many places and tourists from all over places assemble to participate in the
competitions and sometimes for fun. Gulamarg and Pahalgam are two popular
destinations for ice skating.
 Snow Boarding
 Snow boarding, like skiing can be best enjoyed at Gulamarg and Khilan
Marg. The slopes are excellent, weather is fine and facilities are available.
The tourists however need to bring their snow boards with them.
 There are good reason for the tourists and sports lovers to come to
Kashmir. First and foremost the slopes and summits are the best in the country
and among the best in the world. Second that inevitably secures the choice is
the expenditure. In Europe and North America one has to spend handsome and hefty
amounts for going for such activities. At Kashmir they get it all at an
affordable and much cheaper price compared to places already mentioned.
 How to Reach Kashmir
 Srinagar is the summer capital of Kashmir and the base station to reach
the adventure places in Kashmir. The city is better accessible by roads and
airways. Road, rail and airway services are available from the national capital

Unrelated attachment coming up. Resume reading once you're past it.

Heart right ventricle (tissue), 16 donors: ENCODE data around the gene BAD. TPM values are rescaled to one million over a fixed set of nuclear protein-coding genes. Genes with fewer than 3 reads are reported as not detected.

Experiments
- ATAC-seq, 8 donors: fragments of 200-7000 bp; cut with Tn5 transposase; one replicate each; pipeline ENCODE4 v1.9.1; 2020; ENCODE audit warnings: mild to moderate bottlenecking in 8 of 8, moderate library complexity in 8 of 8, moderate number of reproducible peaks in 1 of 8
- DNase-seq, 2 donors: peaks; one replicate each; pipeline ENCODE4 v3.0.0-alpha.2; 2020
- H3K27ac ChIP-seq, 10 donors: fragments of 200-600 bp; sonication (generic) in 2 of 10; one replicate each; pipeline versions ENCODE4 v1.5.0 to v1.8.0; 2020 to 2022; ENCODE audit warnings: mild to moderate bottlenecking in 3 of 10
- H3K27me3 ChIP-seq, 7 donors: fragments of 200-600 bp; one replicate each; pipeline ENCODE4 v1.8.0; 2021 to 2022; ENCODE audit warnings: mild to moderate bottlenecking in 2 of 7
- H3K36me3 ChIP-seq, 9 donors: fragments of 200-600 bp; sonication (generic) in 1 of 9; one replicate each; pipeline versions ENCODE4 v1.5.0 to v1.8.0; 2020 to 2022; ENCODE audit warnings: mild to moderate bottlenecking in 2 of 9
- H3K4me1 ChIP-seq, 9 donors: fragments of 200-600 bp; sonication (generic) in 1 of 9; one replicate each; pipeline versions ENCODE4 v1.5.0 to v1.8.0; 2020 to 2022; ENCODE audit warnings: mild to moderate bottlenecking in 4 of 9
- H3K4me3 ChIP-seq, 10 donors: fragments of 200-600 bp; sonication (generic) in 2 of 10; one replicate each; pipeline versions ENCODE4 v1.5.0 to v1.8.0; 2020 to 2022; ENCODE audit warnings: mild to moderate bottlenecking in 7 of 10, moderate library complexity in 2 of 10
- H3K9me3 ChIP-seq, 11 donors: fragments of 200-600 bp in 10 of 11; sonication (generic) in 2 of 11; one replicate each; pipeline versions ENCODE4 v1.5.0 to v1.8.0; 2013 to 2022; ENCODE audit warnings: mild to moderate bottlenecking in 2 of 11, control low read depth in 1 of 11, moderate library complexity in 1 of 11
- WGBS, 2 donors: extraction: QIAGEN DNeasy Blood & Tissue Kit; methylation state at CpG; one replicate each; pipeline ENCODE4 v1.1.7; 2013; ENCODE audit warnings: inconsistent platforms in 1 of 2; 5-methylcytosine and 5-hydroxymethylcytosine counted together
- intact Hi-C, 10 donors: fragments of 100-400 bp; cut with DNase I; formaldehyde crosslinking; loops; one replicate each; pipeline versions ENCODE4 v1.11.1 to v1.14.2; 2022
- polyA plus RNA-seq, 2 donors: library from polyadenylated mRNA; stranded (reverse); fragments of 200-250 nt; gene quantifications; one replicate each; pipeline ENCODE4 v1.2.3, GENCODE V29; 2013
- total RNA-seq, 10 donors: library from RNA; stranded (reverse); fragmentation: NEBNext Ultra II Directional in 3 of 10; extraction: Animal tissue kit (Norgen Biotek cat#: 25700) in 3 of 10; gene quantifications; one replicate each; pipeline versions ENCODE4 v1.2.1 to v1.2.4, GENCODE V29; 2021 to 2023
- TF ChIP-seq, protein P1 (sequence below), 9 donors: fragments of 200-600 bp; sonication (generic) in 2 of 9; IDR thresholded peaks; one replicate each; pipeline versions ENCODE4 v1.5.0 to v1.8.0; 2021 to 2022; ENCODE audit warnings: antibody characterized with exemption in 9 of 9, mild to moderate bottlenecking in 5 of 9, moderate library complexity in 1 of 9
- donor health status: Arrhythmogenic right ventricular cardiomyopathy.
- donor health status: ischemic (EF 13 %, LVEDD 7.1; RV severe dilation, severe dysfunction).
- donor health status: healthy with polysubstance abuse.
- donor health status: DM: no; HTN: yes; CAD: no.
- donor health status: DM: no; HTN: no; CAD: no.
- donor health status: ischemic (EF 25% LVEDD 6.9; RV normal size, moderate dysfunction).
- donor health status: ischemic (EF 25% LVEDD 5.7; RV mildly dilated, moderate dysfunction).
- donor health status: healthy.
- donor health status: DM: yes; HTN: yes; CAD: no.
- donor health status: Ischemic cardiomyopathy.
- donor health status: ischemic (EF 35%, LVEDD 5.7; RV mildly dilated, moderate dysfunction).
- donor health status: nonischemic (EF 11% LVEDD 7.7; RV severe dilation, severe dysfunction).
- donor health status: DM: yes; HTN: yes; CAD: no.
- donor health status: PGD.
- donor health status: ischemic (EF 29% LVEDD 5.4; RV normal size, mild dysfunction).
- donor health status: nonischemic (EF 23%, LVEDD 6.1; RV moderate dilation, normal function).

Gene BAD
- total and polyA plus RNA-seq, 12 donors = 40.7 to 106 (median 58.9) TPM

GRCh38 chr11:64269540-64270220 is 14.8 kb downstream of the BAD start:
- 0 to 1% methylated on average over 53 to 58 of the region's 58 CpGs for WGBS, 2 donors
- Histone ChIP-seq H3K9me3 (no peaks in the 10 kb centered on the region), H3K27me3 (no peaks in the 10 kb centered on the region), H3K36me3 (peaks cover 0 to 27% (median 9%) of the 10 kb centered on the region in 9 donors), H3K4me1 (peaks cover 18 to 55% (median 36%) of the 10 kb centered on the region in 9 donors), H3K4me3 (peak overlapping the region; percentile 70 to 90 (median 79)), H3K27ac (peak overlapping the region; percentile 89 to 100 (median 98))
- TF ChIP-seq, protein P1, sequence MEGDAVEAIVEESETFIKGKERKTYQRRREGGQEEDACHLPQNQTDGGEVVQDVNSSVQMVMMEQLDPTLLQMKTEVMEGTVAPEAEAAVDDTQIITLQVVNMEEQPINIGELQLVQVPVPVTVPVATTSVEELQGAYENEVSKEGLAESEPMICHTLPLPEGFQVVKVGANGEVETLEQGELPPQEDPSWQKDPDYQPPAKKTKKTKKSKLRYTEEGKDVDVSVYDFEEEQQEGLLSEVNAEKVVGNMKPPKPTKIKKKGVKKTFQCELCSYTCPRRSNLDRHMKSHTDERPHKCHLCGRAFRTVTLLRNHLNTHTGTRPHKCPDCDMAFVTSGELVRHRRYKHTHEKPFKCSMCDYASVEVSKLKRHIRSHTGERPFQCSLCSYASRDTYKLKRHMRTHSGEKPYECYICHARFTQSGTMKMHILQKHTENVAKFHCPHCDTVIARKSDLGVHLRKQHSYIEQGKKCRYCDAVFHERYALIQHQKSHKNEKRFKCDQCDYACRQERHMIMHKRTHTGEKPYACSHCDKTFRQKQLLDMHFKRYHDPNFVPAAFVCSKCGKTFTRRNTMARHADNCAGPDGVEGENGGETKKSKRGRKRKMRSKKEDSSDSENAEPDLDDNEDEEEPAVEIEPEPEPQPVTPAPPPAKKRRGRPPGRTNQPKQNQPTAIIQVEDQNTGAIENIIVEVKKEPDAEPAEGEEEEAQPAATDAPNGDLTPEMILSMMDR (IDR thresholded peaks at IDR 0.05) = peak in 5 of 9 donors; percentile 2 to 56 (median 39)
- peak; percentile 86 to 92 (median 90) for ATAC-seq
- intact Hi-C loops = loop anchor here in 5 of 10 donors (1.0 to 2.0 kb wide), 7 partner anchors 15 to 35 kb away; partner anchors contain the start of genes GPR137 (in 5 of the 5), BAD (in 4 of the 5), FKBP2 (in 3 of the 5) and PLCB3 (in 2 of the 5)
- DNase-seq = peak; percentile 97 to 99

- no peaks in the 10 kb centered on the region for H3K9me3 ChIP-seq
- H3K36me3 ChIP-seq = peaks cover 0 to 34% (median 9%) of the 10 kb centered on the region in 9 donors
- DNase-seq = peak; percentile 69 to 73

Delhi, railways services available up to Jammu some 300 kms away. Srinagar is
about 700 kms far from the national capital and it takes a maximum of 24 hours
by road and 1 hour in a flight.
 Where to Stay at Kashmir
 At popular resorts stand established hotels and tourist huts. Accomodation
is quite affordable and services are al right. Tourist Huts are more splendid
and it is a great experience to stay at one of these. Fire places and heating
arrangements are provided.

 Kashmir offers a unique opportunity to play golf all through the summer –
from April to November – in invigorating surroundings where the wind whispers
through trees of chinar and pine.
 In the verdant golf courses at Srinagar and Gulmarg, you will be able to
play for longer hours than you can in the plains because of the lower
temperatures – Srinagar’s highest temperature never goes above 30 deg. C.
Srinagar has an 18 hole golf course with common fairways, and a par of 70. The
course at Gulmarg is like nothing you have ever seen or imagined before.
Situated at an incredibly high altitude of 3730 metres above sea level, it is
the highest green golf course anywhere in the world. The layout of the course